From: ron minnich <email@example.com>
To: TUHS main list <firstname.lastname@example.org>
Subject: Re: [TUHS] Encoding an ISA: Random Logic vs. Control Stores
Date: Wed, 1 Dec 2021 08:42:16 -0800 [thread overview]
Message-ID: <CAP6exY+i9ZMyJOd2zWXUDnLA21SFig+gbSVFbfGdU9F1Tz3bUg@mail.gmail.com> (raw)
I used to design hardware in those days, and had a soldering iron and
a PDP 11/45 board on the same bench, unsuccessfully, so here goes.
It's interesting to consider the PDP-8 and -11, and the progression of
hardware. The -11 was way different than the -8: I still have some -8
boards, on which you can see the transistors and such needed to
implement state and gates. The -11s had TTL. At the time, a package
with four logic elements was a big deal.
so the -8 had "a gate per 2x3 inch card" or so. The -11 had about 8x11
boards with, by my count on the 11/20, around 100+ gates (I've got
some cards still ...). Again, multiple logic elements in a 14-dip were
an amazing step forward.
If you look at those boards, you see lots of 14-DIP with quad NAND,
AND, NOR, 2 flops per package, and that's about it. In this world,
where a gate costs about $1, you think about everything. Look
carefully, and you can see the traces were laid out by hand; some of
us remember the rooms full of light panels and the red tape you used
to lay out the board.
Not that I designed CPUs, but having used this gear, lived in the
culture, I'd argue that bit layouts of instructions did in fact
matter. The TTL MUX parts were yet to appear. The board layout,
package design, cost of a wire, instruction format: all to some extent
intertwined. You could look at the hardware design and draw a
connection right back to instruction coding. It was all of a piece.
The luxury of a ROM or MUX that picked instructions apart for you? Not
at that time.
As for random logic ... the things we did back then. The discipline of
design for test, which we take for granted today as JTAG, was some
time in the future. And some of you no doubt remember the unibus ...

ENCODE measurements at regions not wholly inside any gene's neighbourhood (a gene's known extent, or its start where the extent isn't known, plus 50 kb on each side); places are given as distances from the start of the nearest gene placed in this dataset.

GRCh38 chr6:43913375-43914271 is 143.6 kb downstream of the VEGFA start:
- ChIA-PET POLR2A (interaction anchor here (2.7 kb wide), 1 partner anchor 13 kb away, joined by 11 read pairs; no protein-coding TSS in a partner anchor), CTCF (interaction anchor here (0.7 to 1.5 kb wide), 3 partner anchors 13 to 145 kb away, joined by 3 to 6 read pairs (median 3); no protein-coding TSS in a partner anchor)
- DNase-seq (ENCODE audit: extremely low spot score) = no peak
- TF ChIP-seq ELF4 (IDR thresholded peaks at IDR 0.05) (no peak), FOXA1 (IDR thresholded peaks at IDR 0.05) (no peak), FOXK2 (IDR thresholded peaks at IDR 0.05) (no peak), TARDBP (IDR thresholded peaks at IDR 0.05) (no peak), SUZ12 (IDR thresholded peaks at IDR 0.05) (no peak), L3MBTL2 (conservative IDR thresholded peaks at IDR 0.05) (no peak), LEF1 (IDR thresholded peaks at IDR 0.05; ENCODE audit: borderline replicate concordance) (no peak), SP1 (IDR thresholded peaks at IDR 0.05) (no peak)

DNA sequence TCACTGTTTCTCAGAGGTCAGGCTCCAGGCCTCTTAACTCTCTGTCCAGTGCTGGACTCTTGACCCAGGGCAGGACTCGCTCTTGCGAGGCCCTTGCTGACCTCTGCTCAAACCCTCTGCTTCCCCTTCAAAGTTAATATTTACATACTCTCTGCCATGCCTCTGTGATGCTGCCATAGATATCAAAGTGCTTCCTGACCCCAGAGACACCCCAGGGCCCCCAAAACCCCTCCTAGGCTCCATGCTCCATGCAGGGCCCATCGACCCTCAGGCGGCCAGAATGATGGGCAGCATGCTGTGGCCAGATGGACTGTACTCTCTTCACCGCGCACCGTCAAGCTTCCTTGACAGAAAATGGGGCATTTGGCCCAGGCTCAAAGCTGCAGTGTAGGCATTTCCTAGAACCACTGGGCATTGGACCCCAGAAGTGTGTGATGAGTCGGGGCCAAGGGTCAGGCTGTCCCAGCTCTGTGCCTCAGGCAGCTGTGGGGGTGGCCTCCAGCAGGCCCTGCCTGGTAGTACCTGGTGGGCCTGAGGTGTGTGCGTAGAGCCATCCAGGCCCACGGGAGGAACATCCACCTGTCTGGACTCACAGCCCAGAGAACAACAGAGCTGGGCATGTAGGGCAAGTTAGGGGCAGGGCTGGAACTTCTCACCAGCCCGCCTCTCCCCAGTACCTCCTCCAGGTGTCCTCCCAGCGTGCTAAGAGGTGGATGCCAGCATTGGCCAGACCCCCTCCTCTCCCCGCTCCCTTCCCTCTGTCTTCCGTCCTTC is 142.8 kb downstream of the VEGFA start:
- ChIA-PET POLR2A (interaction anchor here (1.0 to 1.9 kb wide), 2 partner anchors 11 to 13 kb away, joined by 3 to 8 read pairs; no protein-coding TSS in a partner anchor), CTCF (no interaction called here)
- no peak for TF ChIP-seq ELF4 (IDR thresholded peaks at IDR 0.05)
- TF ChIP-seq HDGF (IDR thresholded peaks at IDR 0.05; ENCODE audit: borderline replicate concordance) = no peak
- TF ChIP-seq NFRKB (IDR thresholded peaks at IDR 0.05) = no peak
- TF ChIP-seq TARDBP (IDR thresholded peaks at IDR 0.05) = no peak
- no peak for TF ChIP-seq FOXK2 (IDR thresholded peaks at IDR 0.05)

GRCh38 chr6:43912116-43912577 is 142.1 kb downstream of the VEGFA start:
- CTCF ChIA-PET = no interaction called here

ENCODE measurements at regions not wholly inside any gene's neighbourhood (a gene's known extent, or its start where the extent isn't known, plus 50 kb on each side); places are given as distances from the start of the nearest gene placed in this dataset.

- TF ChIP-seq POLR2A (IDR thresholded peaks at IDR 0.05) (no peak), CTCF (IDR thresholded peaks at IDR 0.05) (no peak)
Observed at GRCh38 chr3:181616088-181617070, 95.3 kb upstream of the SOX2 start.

and the practice of "margining the bus." I.e., slow it the hell down
so maybe it would not get data errors. Or maybe, even, "let's put a
cap here to add some delay constant" -- people really did that stuff.
It's amazing anything worked. But when a gate costs a buck, you do
what you do.
On Tue, Nov 30, 2021 at 10:30 PM <email@example.com> wrote:
> Said Jon:
> " In a microcoded machine, the same hardware is used for every
> microinstruction. In random logic, custom designed circuitry is used for
> each special case."
> Best way to get a handle on the distinction is to read up on the originator
> of the concept, Maurice Wilkes:
> The original paper:
> "The Best Way to Design an Automatic Calculating Machine" (1951)
next prev parent reply other threads:[~2021-12-01 16:45 UTC|newest]
Thread overview: 18+ messages / expand[flat|nested] mbox.gz Atom feed top
2021-11-30 8:07 pbirkel
2021-11-30 15:19 ` Ron Natalie
2021-11-30 15:30 ` arnold
2021-11-30 15:39 ` Ralph Corderoy
2021-11-30 18:50 ` Jon Steinhart
2021-11-30 21:45 ` Humm
2021-11-30 23:07 ` Jon Steinhart
2021-11-30 23:18 ` Henry Bent
2021-12-01 5:00 ` Jon Steinhart
2021-12-01 6:27 ` pbirkel
2021-12-01 16:42 ` ron minnich [this message]
2021-12-01 17:08 ` Ron Natalie
2021-12-01 21:56 ` [TUHS] Encoding an ISA Warren Toomey
2021-12-01 13:59 [TUHS] Encoding an ISA: Random Logic vs. Control Stores Paul Ruizendaal
2021-12-01 14:55 Douglas McIlroy
2021-12-01 20:27 ` Jon Steinhart
2021-12-01 21:14 ` Lawrence Stewart
2021-12-01 22:09 ` Jon Steinhart
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